Panic, dread, fear and anguish are not just the four mental stages the writer experiences during a meeting with an executive. They are also what cinema chain owners, studios and everyone along the distribution process are currently feeling in Hollywood. You may feel that way too when you see yet another blockbuster hammering its way to your favourite bus stop.
You may remember last year when an idea was running around that was scaring those people: the idea of a home movie service that would enable people to watch new theatrical releases from the comfort of their own home on a pay-per-view basis. Facing a fear that this would cut ticket sales– as well as popcorn and soda sales which make for a substantial part of the revenue too, let’s face it, cinema owners started panicking about the prospect of having their business model reduced to shambles. As if Netflix hadn’t done enough damage.
Well, the topic is now back on the table. Last week, Netflix CEO Reed Hastings made headlines for making the claim that the movie chains hadn’t innovated in 30 years. When asked what advantages he thought they had over Netflix, he stated: “Well, the popcorn tastes better, but that’s about it.” Cue gasps and press releases stating indignation at the claim.
When you take the inflammatory formulation of the statement out of the equation (come on, you must have giggled reading that), Reed Hastings makes a fair point that Netflix is extremely comfortable, and more so than putting trousers on and leaving your house on a Sunday. That’s irrefutable.
While most tend to think that Netflix is a major disruptor in the business, taking the long view of the matter may lead to thinking that we’re just noticing the tip of the iceberg. Netflix seems to have merely affected the way that films and, more generally, content, reaches audiences. Their motto when it comes to production is to create great content and make it accessible worldwide instantly: so far, they have put their money where their mouth is. They even managed to snatch Martin Scorsese’s next outing.
But that doesn’t mean much for independent filmmakers yet. Most indie films that were sold to new distribution films went to Amazon rather than Netflix. It comes from a more profound ethos of guaranteeing that new voices are heard. Granted, Grace & Frankie, a show whose two leads are women in their seventies, and whose equally senior male counterparts are gay, probably couldn’t have been a traditional television show.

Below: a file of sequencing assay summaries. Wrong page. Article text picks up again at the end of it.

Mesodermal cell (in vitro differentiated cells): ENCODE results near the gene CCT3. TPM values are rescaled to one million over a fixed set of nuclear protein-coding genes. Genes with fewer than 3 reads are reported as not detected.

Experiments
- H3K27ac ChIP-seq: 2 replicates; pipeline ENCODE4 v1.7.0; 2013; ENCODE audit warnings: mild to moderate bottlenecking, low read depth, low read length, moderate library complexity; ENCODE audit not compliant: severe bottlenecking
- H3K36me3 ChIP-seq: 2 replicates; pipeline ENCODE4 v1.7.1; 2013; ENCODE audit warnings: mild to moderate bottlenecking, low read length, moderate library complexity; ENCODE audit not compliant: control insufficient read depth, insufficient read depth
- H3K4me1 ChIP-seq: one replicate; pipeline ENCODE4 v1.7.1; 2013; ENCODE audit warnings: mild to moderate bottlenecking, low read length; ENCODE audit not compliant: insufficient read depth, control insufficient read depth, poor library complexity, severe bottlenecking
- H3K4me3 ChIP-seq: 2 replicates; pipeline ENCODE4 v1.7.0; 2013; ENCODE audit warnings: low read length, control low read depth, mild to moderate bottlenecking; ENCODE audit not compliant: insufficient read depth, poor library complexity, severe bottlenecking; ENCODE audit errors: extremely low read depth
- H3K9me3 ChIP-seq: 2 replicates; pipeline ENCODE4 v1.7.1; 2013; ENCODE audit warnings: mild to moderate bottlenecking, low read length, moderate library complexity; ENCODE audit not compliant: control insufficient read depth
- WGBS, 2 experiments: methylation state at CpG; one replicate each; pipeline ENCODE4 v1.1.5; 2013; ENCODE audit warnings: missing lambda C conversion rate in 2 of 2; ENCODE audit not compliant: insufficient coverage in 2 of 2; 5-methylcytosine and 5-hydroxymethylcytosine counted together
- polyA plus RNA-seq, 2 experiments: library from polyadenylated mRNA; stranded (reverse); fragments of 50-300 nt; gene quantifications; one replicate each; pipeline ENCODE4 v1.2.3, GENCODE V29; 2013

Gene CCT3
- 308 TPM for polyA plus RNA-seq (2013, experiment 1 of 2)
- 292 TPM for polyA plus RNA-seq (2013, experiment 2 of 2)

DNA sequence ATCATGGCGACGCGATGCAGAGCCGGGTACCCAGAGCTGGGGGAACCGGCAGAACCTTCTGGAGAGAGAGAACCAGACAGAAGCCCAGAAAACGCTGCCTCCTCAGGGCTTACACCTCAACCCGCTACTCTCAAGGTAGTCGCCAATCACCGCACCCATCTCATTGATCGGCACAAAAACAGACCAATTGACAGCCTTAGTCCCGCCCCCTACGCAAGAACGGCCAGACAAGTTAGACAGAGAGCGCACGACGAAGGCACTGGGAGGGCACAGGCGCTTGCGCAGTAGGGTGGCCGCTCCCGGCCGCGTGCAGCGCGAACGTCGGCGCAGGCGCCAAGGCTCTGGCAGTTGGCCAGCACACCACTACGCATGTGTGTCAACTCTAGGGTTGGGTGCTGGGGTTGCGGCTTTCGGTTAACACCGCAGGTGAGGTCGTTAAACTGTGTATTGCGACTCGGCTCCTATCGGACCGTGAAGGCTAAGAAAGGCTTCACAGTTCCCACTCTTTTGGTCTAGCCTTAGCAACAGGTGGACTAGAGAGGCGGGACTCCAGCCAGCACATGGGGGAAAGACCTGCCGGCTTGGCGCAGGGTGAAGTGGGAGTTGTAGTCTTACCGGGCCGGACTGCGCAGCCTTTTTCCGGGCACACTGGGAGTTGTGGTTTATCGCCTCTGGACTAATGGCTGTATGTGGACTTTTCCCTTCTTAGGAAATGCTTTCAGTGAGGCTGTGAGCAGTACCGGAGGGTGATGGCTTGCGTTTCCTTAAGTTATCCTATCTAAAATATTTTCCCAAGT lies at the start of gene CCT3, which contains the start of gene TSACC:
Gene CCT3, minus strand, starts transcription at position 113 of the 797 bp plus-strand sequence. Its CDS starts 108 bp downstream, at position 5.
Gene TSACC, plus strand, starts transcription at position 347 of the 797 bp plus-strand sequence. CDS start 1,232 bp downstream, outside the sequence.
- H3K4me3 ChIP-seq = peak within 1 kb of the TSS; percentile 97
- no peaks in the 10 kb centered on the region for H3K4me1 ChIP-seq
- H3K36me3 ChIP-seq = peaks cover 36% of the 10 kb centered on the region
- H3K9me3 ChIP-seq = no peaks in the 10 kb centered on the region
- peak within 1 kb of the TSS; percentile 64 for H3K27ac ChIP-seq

Amazon, however, snatched Kenneth Lonergan’s harrowing Manchester by the Sea, and Best Picture Oscar winner Moonlight. You can see the touch of Ted Hope, the veteran indie film producer who is now helming Amazon Studios. Moonlight was groundbreaking on every level. Grace & Frankie looks like an early Nancy Meyers movie.
To be clear: this isn’t a diss of Nancy Meyers (she’s awesome), just a way to expose contrast between filmmaking techniques. Let us not forget that Netflix tailors their content for your envies from all the big data they have been collecting on you since you signed up.
Most of us take for granted now that we’re going to listen to music on Spotify or Apple Music, and if we really want to buy music we’ll go on iTunes and buy digital files. Because of this a small indie band that you love could record its tunes in their drummer’s garage and upload it for the world to listen, all of that done on their laptop. It’s easy to forget how radical that notion was: upending an entire established business and opening it up to smaller players.
The movie business is going through profound changes. You can consider Netflix as the next big thing, but you can also look at it more holistically. Economic structures are changing in the Western economy, and we are undergoing an industrial revolution. Netflix is a traditional company that knows how to make the most of the new wave of digital communication technologies. It’s just like the 2008 financial crisis: you can look at it as a phenomenon in and of itself, or you can look at it as a ripple in a bigger, wider undercurrent.
Netflix and Amazon are just the bigger players in the market, and their revolution in the distribution market is taking all the attention. Screening Room, the pay-per-view home cinema service that has everyone scared, has been backed by names such as Peter Jackson, Steven Spielberg, J.J. Abrams, Brian Grazer and Ron Howard. It’s convenient for them to focus on the distribution side because they more or less know that their next project could be funded on a blockbuster scale if they wish.
So how does this affect us, independent filmmakers? We still have a hard time getting funded, and it’s not like we can simply knock on Netflix’s door to say “Can you give me a hundred million please?” (Always say please.)
If you’re reading this article on a smartphone, you have the tools to make a film. And that should be empowering enough. It doesn’t mean anything to have groundbreaking ideas: Harry Potter would have been as brilliant a series of books if the manuscript had been discovered in an old woman’s basement after her death, it just wouldn’t have been the epic phenomenon we now know.
Netflix and Amazon haven’t figured out how to make production as simple as it could be, or as DIY as independent filmmakers are used to. And that’s where the power of independent filmmakers lie: you can shoot how you like, improve your work, put it out on social media and, if you have enough following, you can reach enough people to get noticed.
That’s for you to figure out. Hollywood is panicking because the first of many disruptors have emerged. You could be next.